By Simon Atkinson
Business reporter, BBC News
The Office of Fair Trading is keen to promote safe saving
For 24 years, Sharon Marais saved up for Christmas - putting money aside each week towards food for the festive season and enough for the freezer to last until Easter.
The firm she used was well-known to a couple of hundred thousand UK households until October 2006, when it became notorious throughout the country.
When the company - Farepak - collapsed, the average customer was left £400 out of pocket, with some losing more than £2,000.
Sharon, a 49-year-old cook, waved goodbye to the £166.30 which she had saved, having paid in about £4 a week from her £7,000 annual wage.
"Up until then I'd had good experience and would have recommended it to anyone," she says.
"But I ended up having to scurry around trying to find replacements for things I had already paid for but was not going to get.
"Now I would be wary about using hamper firms again."
Wait on date
Latest figures from BDO Stoy Hayward, the auditors called in after Farepak went into administration, show that 122,000 people customers and agents have put in claims for about £38m.
As well as saving for food hampers, many had paid for vouchers they had planned to cash in for presents at High Street shops.
But there have been warnings that victims should to expect to receive no more than 5p for every £1 they are owed - and there is still no indication of when the payments will be made.
So what have people who were dependent on Farepak for their Christmas savings done this time around?
For Sharon, failing to put money aside was not an option, and so this year she has been saving stamps at the supermarket giant Asda.
"It's not as convenient as the hampers were because you don't know exactly what you're going to get - it depends what is in store - so it's not as easy to plan and prepare, " she says.
"And having the hamper delivered to your house was useful."
But after a "lean" Christmas last year, this time she is at least confident she will get what she paid for.
"I just feel more secure with a big supermarket that nothing is going to go wrong this time," she says.
One year on, exactly how much will emerge about the inner failings of Farepak still remains to be seen.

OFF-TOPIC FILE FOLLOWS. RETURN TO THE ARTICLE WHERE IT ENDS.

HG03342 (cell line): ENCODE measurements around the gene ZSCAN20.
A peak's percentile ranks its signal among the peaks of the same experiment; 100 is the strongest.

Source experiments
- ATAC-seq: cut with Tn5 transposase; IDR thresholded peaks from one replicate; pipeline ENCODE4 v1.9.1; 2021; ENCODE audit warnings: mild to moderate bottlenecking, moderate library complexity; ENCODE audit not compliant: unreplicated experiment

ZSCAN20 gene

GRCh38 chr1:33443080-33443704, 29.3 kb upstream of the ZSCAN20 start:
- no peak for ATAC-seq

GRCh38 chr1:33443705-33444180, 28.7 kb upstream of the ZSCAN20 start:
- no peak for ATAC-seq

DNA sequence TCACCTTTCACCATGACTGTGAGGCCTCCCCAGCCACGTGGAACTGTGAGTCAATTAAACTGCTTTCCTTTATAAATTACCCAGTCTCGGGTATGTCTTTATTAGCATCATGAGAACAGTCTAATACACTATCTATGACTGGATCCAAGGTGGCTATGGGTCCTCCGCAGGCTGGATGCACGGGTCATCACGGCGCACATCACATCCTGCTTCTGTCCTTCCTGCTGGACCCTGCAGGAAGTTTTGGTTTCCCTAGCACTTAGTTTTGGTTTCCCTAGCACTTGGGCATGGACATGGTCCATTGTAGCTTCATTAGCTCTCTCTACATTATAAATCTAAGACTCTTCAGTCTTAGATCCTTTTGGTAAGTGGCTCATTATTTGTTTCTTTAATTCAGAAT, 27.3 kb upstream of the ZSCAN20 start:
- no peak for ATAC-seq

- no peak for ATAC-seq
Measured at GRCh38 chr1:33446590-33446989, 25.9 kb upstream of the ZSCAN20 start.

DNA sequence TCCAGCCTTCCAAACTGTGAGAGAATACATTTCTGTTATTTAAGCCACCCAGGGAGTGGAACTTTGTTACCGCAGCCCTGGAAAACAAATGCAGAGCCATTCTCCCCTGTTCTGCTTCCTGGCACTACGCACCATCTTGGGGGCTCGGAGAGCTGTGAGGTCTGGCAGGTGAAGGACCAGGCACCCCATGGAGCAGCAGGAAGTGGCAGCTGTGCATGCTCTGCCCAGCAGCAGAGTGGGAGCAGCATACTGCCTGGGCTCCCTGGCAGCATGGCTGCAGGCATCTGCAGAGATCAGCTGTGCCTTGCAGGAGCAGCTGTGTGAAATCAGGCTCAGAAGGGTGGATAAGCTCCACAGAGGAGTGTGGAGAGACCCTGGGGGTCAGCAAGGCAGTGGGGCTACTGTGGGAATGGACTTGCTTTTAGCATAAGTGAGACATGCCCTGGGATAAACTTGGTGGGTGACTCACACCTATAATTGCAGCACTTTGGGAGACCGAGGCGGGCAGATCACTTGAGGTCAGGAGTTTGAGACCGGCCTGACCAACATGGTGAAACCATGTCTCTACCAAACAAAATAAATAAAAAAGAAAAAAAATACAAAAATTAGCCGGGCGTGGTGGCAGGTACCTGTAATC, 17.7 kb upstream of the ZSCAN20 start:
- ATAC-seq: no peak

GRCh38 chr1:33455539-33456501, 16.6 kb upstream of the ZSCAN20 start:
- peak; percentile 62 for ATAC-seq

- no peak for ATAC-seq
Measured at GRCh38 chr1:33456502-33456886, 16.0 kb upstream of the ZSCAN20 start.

While an inquiry by an agency of the Department of Business Enterprise and Regulatory Reform (formerly the Department of Trade and Industry) is set to be completed in early 2008, its report will not be published.
Only if court proceedings began - perhaps a prosecution or efforts to disqualify a director - would details of the report be made public.
The results may lead to greater regulation, the government says.
But for now, the most significant change is that hamper companies are being urged to use ring-fenced accounts to keep customers' money safe - all overseen by the specially created Christmas Prepayments Association.
And this week, the Office of Fair Trading, backed by £1m of government money, has launched its Save Christmas campaign, giving advice to people looking to put money aside for 2008's festivities.
Its aim, says project manager Jon Sacker, is to encourage people to save.
"Following the collapse of Farepak, some people were worried about what to do - but there are safe options.
"What we're not doing is telling people how to save. We're encouraging people to explore the different options and decide for themselves what's most important."
The chairman of the Central England Trading Standards, Authority Advice and Education Group, Paul McCabe, says that it is not simply about money.
"As a trading standards officer, my gut reaction would be, 'Look at these schemes and look at what's the best economically for you.'
"But then we'd be stepping away from what attracts some people to saving."
He acknowledges that hamper schemes such as Farepak's were typically "the way your family or your mother used to save".
"There's a social element to it and tradition," he says.
It was for these reasons of tradition and habit that Nadine Stevens became a Farepak customer.
Now she has put her faith, and about £300, into the UK's largest hamper firm, Park Group.
Most of this year's savings have been spent - in the form of vouchers - buying presents at shops such as BHS and Boots.
The £30 that is left will go on a turkey "and a few other bits and pieces".
She was attracted to Park by the firm's reputation and history - although she knows that Farepak was hardly a fly-by-night operation, having operated since 1968.
"I suppose there's nothing to say that what happened to Farepak couldn't happen to another company, but so far, Park has been brilliant," Nadine says.
"I wouldn't be able to do Christmas without it. If I put the money in a bank account, I think I'd spend it, but if you do it like this, it's out of the way."
The custom of people such as Nadine is welcome news to the likes of Park Group, which saw orders for this Christmas down by about 30% in the aftermath of the Farepak collapse.
Customer numbers slumped to about 399,000 from 617,000 the year before, with the number of agents also dropping.
But executive chairman Peter Johnson says that there are "promising signs of recovery".
Farepak promised to "give your family the best ever Christmas"
Orders for Christmas 2008, which it began advertising for this September, were 30% higher than a year ago.
As well as demonstrating a demand for the products, Mr Johnson says, it also shows that "the work we have done to introduce improved protection for our customers has helped to restore confidence in the industry".
Of course, the protection measures are too late for Sharon Marais, who stands to get about £8 back of the £160 she saved with Farepak.
"I'm not actually convinced by the measures taken so far," she says.
"I've tried to cut through the jargon, but I'm not sure it's going to achieve what they want it to achieve.
"I feel we haven't had any help whatsoever and that the people who ran Farepak have stolen our money and let us down."